Course information

Entry requirements

UCAS code

V270

Entry requirements

A-level: BBB
BTEC: DDM
IB: 33 points overall with Three HL subjects at 655

Length

3 years full-time or 4-5 years part-time

Department

History

Course overview

This programme is an exciting opportunity to focus on global issues within the framework of a History degree, crossing continents and chronologies.

History at Goldsmiths is global. We explore the multidirectional travel of people, practices, resources and ideas across boundaries (local, regional, national, continental, oceanic) and the changes occurring along the way.

We explore questions of power, domination, and asymmetry, as well as responses to global processes from the people worst affected by them.

Our themes include:

  • World History
  • Migration
  • Empire decolonisation and race
  • Subaltern histories
  • The global south
  • Postcolonialism
  • History in transnational perspective

Studying Global History involves applying knowledge and understanding from these themes to contemporary issues such as the UK’s changing place in the world, colonial/postcolonial relationships, and complex histories of race and racism around the world, contributing towards equality, diversity and social justice. You will develop your skills in interdisciplinary approaches and engage with a range of historical methods/ideas.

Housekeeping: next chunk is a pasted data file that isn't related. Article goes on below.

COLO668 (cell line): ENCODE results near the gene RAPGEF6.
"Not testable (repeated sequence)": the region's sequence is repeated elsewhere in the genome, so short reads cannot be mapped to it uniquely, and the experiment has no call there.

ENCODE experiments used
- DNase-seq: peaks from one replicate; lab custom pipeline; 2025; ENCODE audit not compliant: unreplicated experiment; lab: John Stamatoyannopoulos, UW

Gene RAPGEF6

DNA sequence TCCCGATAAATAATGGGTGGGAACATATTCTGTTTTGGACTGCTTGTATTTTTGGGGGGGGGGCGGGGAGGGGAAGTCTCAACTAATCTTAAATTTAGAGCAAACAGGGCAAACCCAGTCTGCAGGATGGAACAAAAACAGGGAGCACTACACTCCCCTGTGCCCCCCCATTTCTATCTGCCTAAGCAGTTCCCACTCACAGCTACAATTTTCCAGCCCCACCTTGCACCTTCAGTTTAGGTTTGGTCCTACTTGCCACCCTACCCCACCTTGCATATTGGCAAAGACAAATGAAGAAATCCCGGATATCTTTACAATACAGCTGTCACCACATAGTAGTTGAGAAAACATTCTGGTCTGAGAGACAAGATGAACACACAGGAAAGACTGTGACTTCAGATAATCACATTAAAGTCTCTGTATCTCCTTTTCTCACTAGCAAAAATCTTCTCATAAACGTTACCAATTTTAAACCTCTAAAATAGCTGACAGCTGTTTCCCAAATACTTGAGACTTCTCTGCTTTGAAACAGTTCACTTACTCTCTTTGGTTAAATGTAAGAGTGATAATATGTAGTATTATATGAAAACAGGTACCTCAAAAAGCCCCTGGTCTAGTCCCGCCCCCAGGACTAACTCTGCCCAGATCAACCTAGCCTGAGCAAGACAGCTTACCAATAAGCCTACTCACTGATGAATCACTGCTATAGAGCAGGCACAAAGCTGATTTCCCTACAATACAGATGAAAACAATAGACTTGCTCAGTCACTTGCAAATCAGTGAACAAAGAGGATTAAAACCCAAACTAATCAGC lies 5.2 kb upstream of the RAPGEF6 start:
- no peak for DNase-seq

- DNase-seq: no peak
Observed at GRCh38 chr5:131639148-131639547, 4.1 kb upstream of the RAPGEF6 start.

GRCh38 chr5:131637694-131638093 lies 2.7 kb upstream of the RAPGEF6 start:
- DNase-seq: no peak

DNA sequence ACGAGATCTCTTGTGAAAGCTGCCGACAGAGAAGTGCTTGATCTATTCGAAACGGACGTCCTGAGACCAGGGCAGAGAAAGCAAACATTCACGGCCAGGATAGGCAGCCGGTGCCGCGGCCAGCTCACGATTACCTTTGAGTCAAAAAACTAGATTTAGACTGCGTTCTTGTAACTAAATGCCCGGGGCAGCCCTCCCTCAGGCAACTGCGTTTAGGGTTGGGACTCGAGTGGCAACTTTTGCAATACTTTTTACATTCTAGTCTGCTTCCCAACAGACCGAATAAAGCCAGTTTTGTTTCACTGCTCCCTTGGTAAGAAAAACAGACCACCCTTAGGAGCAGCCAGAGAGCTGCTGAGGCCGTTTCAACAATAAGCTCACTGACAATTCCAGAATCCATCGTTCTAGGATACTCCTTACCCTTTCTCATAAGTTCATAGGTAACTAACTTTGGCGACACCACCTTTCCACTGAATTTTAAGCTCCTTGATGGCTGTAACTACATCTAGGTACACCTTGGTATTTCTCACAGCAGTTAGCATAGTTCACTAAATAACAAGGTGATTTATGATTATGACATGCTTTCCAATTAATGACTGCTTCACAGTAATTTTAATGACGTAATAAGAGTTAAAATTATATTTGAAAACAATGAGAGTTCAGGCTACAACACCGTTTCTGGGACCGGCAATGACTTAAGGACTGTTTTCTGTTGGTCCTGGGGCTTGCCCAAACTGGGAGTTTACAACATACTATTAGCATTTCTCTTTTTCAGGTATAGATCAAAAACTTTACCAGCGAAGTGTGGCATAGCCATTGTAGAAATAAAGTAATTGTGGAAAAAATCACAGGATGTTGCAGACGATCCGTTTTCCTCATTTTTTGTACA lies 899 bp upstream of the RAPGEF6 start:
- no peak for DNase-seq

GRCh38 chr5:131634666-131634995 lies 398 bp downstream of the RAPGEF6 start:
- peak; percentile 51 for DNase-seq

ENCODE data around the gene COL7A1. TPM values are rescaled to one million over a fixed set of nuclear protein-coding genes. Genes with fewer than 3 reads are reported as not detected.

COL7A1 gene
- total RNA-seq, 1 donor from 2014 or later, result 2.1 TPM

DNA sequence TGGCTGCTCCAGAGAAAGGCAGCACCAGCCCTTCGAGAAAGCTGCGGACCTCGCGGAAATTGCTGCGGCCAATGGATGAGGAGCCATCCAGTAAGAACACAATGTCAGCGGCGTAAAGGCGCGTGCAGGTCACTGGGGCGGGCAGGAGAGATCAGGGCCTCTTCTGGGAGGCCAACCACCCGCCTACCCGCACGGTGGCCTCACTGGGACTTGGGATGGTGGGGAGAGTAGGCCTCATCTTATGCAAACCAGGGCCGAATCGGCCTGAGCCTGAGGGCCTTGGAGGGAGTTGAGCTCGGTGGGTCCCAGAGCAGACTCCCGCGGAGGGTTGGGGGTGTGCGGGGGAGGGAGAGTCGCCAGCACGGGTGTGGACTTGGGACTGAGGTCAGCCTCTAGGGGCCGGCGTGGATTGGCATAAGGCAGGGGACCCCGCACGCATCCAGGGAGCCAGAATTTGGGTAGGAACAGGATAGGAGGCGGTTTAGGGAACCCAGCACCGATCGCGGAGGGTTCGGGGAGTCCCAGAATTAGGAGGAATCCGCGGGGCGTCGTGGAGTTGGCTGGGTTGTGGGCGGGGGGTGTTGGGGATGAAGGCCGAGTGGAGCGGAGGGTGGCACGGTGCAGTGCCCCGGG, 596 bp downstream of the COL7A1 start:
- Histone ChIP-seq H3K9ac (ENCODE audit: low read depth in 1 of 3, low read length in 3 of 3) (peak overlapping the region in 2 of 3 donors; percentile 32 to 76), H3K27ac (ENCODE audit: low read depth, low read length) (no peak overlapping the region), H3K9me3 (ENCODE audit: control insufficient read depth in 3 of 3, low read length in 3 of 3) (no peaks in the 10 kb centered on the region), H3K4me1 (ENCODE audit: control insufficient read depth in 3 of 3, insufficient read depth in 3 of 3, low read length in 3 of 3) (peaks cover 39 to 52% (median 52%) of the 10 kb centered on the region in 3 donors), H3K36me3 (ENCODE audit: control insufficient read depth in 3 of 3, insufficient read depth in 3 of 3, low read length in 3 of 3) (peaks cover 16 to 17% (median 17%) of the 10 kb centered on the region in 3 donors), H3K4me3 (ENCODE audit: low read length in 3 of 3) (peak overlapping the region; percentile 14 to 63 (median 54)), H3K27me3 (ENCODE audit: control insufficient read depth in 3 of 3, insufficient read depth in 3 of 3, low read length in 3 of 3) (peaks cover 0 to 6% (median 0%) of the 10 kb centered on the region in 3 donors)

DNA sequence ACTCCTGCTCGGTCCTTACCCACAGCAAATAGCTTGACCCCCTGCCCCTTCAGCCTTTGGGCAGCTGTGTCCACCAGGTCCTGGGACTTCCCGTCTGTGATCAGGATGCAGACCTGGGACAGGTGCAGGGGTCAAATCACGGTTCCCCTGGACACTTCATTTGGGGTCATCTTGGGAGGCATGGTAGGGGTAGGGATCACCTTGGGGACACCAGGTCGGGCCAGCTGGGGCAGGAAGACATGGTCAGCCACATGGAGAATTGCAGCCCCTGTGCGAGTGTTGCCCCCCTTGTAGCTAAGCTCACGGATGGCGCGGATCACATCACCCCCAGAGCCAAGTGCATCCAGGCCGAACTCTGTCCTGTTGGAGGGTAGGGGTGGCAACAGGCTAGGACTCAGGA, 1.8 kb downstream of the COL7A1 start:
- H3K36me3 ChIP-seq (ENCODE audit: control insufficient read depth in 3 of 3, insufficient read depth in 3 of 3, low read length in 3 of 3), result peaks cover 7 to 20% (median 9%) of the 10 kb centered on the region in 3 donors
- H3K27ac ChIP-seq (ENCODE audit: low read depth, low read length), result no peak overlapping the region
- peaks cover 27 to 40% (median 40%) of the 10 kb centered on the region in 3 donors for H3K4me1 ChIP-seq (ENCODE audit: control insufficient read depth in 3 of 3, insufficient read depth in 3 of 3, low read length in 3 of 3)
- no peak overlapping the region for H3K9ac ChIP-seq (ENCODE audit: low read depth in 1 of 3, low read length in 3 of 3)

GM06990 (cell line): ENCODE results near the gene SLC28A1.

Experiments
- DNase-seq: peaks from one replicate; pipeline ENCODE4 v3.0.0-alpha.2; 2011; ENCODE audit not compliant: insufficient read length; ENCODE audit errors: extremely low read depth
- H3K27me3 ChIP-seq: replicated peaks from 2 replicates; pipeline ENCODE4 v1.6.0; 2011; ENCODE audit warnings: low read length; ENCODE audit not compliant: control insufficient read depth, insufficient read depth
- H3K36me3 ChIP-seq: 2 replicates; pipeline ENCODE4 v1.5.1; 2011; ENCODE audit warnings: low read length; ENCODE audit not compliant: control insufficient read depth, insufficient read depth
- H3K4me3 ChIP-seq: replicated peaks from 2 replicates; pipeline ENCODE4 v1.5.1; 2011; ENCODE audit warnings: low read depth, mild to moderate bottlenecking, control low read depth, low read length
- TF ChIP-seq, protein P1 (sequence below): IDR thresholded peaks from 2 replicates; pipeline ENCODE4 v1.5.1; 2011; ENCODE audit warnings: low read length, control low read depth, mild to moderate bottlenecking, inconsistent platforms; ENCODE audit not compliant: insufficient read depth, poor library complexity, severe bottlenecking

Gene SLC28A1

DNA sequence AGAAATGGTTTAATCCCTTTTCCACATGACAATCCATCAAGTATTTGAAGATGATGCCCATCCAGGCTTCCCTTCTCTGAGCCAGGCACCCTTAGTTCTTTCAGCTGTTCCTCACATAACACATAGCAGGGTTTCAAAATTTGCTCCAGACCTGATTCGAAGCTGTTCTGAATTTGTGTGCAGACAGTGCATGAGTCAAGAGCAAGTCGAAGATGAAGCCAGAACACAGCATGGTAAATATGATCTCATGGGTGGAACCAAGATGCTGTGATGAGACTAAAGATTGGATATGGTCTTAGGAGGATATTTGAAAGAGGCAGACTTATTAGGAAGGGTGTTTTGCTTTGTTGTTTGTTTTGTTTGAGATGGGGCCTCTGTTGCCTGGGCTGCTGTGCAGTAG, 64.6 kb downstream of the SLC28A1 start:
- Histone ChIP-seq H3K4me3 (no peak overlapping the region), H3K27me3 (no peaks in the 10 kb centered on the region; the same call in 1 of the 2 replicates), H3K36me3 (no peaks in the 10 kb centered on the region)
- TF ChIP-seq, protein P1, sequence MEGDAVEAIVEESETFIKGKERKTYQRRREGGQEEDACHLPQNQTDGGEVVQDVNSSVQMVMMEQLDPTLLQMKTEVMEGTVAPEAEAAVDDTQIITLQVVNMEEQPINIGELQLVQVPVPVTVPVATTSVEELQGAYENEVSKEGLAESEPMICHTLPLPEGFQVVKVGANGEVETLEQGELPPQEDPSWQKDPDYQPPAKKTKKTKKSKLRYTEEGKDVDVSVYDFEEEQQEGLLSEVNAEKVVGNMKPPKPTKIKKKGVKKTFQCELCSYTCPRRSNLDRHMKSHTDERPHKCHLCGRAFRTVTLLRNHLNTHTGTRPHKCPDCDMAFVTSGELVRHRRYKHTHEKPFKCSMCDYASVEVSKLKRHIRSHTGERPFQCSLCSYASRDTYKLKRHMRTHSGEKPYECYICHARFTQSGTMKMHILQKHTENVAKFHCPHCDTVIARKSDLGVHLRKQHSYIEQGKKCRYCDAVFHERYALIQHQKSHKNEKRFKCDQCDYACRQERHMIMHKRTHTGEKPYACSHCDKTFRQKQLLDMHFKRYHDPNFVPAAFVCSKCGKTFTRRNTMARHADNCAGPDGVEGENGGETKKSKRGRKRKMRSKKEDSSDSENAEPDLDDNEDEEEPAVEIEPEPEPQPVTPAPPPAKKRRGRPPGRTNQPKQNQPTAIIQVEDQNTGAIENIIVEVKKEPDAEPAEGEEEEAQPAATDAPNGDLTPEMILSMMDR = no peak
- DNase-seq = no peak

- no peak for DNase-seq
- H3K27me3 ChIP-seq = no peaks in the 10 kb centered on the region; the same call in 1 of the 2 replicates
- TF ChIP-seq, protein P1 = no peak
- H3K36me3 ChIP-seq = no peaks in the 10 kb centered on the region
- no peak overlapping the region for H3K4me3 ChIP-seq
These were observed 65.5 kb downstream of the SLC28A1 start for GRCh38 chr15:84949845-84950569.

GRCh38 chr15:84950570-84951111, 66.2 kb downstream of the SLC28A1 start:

Why study BA History with Global Goldsmiths

  • You will learn about histories of culture, ideas, politics and power - beyond boundaries and borders.
  • You will be taught by a multi-national community of scholars whose expertise means that history can be understood globally.
  • You will understand how countries operate within global frameworks, both in the past and now, and how empires of the past continue to affect societies and politics today.

Contact the department

If you have specific questions about the degree, contact Dr Erica Wald.

What you'll study

Year 1

In your first year, you will take the following compulsory modules, and two 15-credit modules offered by the Department of History.

Module title Credits
Global Connections: the violence and exchanges that shaped the modern world 30 credits
Historical Controversies 15 credits
Reading and Writing History 15 Credits
Identity, Agency & Environment 1 15 credits
Identity, Agency & Environment 2 15 credits

Year 2

Your second year gives you more freedom to expand your intellectual horizons.

You will also select 90 credits of year 2 modules approved annually by the Department of History, including 30 credits from the Global History pathway. Up to 30 credits can be a University of London intercollegiate Group II module, and a further 15 credits can be a relevant interdisciplinary module, or history-specific module.

Compulsory modules

Module title Credits
The Goldsmiths Elective 15 credits
Goldsmiths’ Social Change Module 15 credits

Year 3

Year 3 is where you develop your specialist skills and knowledge.

You will take a Special Subject module related to Global History for 30 credits, and complete a related dissertation for a further 30 credits.